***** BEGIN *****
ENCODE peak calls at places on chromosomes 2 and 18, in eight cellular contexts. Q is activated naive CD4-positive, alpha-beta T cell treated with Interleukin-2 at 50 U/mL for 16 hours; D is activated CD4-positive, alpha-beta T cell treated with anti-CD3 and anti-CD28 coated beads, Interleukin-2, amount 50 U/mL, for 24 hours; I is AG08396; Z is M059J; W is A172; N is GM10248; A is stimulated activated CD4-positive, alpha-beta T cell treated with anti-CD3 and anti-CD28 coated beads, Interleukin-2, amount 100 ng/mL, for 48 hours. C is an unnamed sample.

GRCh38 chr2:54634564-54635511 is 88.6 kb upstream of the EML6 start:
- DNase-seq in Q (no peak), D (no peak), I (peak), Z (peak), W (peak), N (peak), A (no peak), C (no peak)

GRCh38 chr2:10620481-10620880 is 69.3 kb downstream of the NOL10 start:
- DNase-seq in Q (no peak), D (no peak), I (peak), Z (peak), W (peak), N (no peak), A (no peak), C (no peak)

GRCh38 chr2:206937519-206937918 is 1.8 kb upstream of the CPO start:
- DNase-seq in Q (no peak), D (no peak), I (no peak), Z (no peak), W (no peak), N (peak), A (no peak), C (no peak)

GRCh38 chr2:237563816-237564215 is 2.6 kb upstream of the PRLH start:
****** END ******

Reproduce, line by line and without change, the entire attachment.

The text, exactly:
ENCODE peak calls at places on chromosomes 2 and 18, in eight cellular contexts. Q is activated naive CD4-positive, alpha-beta T cell treated with Interleukin-2 at 50 U/mL for 16 hours; D is activated CD4-positive, alpha-beta T cell treated with anti-CD3 and anti-CD28 coated beads, Interleukin-2, amount 50 U/mL, for 24 hours; I is AG08396; Z is M059J; W is A172; N is GM10248; A is stimulated activated CD4-positive, alpha-beta T cell treated with anti-CD3 and anti-CD28 coated beads, Interleukin-2, amount 100 ng/mL, for 48 hours. C is an unnamed sample.

GRCh38 chr2:54634564-54635511 is 88.6 kb upstream of the EML6 start:
- DNase-seq in Q (no peak), D (no peak), I (peak), Z (peak), W (peak), N (peak), A (no peak), C (no peak)

GRCh38 chr2:10620481-10620880 is 69.3 kb downstream of the NOL10 start:
- DNase-seq in Q (no peak), D (no peak), I (peak), Z (peak), W (peak), N (no peak), A (no peak), C (no peak)

GRCh38 chr2:206937519-206937918 is 1.8 kb upstream of the CPO start:
- DNase-seq in Q (no peak), D (no peak), I (no peak), Z (no peak), W (no peak), N (peak), A (no peak), C (no peak)

GRCh38 chr2:237563816-237564215 is 2.6 kb upstream of the PRLH start: